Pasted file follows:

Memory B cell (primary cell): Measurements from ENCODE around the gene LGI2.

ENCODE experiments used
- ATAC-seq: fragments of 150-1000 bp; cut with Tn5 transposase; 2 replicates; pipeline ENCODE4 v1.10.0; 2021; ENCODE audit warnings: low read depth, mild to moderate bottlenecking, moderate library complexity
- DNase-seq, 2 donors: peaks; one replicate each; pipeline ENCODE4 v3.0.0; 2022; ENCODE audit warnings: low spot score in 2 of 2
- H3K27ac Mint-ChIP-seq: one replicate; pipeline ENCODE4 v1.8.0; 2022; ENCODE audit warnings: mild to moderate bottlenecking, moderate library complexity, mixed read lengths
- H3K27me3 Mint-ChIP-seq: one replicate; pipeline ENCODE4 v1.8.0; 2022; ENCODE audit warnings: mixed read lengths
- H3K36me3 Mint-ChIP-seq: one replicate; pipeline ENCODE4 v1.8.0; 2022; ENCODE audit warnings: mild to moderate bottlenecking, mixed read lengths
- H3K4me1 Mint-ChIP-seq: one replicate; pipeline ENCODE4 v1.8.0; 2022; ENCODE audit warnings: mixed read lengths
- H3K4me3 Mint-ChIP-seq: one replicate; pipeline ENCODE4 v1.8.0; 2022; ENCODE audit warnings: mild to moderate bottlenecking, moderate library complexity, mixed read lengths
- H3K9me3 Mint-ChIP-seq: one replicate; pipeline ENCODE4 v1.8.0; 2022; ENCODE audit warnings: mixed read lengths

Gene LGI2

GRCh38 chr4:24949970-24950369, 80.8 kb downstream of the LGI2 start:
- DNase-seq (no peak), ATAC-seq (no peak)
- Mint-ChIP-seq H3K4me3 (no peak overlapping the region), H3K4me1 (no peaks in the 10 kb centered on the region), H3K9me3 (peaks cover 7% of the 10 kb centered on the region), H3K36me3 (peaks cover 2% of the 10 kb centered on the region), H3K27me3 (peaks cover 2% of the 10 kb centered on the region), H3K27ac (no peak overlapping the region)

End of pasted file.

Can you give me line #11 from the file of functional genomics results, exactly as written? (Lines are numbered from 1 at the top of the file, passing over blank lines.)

Gene LGI2